His name was Schnappsie. We called him Schnapps, for short. He was a good dog. He was quiet, he never barked, he didn’t shed, he ate all his food and didn’t make messes, and he was hopelessly in love with my mom.
From the moment she ‘rescued’ him from the kennel and made him ours, they had a special bond. He was always waiting for her when she left; always outside her door at night, curled up contently. He didn’t complain. He loved all of us.
When we adopted our puppy, Cookie, he was a bit miffed at not being in the spotlight. He ignored her profusely, even as she jumped all over him, taunting him with chew toys and licks to the face. She played, he ignored. They were adorable.
My mother was his goddess. She took him for long walks, petted him, loved him.
My father taught him to be a dog. He taught him to growl, to bark, to run in circles. He played fetch with him and my father was the one who told me the news.
The night before I had gone to bed like any other night, if a bit later than usual, and spotted Schnapps in the bathroom, an unusual spot for him, panting at me. I shook my head and patted him.
“Good night, silly dog,” I told him, and went to bed.
They were the last words I ever said to him.
I awoke the next morning and busied myself with my normal morning schedule. I was making my own breakfast and had noticed that neither my mother nor Schnapps were home. My father, however, was.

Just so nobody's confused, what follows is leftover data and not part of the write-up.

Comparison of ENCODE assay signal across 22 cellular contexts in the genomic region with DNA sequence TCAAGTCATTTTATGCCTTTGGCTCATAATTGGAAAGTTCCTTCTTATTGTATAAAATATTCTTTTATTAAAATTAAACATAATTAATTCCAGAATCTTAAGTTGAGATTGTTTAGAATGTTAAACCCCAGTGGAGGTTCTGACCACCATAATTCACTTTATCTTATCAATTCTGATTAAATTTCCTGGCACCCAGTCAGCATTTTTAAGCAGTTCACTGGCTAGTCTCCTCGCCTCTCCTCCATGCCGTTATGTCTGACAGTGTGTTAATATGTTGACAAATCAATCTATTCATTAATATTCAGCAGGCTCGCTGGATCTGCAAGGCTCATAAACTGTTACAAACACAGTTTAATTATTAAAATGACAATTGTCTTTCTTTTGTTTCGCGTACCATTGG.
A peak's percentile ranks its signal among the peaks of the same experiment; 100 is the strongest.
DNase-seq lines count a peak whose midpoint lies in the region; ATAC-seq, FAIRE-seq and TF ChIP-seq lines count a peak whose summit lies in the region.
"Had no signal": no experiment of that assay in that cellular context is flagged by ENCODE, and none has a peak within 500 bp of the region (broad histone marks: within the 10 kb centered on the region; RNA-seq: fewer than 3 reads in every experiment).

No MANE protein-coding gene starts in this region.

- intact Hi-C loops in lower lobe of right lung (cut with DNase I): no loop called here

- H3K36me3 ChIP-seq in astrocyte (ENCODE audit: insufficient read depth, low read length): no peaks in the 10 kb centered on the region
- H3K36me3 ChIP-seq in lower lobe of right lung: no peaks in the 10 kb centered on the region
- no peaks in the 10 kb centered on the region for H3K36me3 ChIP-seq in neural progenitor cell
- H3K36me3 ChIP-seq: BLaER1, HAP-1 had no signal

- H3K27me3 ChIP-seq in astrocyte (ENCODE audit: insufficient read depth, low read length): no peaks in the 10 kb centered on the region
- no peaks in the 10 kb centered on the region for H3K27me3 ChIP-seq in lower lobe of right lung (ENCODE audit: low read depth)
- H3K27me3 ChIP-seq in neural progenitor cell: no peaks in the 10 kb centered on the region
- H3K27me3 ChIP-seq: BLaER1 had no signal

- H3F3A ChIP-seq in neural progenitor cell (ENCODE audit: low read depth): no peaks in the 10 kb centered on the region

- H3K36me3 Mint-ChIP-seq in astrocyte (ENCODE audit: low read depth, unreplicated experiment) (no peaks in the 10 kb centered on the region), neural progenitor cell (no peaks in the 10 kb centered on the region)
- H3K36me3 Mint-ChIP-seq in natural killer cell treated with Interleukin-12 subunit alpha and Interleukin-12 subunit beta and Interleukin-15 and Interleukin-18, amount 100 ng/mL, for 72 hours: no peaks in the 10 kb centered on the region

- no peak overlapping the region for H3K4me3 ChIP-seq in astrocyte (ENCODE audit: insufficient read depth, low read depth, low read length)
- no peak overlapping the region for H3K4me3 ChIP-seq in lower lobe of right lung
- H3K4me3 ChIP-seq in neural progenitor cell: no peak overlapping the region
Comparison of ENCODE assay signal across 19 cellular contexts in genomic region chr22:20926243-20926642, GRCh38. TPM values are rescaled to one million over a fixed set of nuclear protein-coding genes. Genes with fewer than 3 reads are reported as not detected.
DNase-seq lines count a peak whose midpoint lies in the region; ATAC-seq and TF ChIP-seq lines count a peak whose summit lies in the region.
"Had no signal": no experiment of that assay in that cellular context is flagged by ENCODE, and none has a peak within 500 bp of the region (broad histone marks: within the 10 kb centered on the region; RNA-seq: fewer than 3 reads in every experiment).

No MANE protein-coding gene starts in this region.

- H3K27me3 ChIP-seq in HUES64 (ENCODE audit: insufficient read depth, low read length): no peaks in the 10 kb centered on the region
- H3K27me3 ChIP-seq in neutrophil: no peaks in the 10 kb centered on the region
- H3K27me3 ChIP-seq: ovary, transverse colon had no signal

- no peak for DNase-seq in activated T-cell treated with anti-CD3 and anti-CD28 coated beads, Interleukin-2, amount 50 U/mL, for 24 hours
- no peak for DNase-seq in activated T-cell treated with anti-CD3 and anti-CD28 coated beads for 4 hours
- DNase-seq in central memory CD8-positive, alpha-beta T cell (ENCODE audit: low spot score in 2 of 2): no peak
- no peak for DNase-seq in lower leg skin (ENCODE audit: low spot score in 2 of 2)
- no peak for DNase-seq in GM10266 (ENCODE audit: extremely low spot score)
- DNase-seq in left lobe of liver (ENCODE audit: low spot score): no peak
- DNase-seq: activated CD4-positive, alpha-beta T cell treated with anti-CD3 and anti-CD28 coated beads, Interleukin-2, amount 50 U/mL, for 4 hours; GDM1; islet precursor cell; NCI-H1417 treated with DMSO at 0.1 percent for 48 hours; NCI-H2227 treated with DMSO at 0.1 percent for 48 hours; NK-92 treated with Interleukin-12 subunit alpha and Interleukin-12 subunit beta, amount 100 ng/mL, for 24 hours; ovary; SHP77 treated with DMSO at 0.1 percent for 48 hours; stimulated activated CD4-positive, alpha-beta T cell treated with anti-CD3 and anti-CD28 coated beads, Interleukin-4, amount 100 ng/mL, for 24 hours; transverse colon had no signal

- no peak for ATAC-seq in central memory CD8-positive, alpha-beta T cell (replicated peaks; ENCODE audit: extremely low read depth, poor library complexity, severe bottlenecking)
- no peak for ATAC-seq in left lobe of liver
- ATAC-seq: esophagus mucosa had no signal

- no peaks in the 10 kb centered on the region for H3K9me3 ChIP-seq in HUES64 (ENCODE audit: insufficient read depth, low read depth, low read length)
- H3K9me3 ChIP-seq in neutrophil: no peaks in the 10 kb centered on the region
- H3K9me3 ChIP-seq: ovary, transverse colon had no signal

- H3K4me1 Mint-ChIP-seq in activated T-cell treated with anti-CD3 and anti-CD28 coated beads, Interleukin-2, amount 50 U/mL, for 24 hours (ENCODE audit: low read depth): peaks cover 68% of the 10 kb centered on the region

I pulled a waffle from the freezer and had planned to put it in the toaster oven when my father entered the room. I didn’t notice his grim expression. My younger brother asked where my mother and Schnapps were, and my father was silent for a moment.
“There’s something I have to tell you guys,” he said, and we both looked at him.
“Schnapps…he died, last night. We found him in the bathroom.”
Suddenly the waffle in my hand and I shared an attribute: frozen. I dimly heard my brother asking questions, but nothing registered. The morning was a haze.
My father drove me to school that day. It was raining. As I left the car, I looked back and saw my reflection in the window. There was still shock in my eyes. I wasn’t ready to believe it.
My father rolled down the windows and leaned over. “These things happen,” he said. “We have to take them as they come.”
But I wasn’t ready to accept it. I was in denial. From the moment I stepped into school I was a facade. Nothing out of the usual had happened that morning in the Blaxberg household, my friends would have told you. When I arrived home later that day, something itched in my mind. Something was missing; a familiar jingle of a collar, a gentle paw, a soft nuzzle.
I went to my room and sat on my bed, contemplating. I didn’t cry, I just thought. I must have stayed there for an hour, and then I got up and printed out a picture of Schnapps. I hung it on my door, and wrote, in my messy scrawl, ‘he lives on in our hearts’.
“I will not forget you,” I told the picture.
The next day I told my best friend what had happened. He took it to heart; Schnapps was loved by everyone he met. But I only told him, I wasn’t ready to tell anyone else.
Time went on, and the leaves fell off the trees; winter blew in, and time kept going. I started to accept the truth. I didn’t flaunt it, blankly remarking that ‘no, you can’t see him, he died in September, mmmhmm yep that is sad, isn’t it’.
It’s been more than a year now, but I still remember him.
He lives on in my heart.
Good night, silly dog.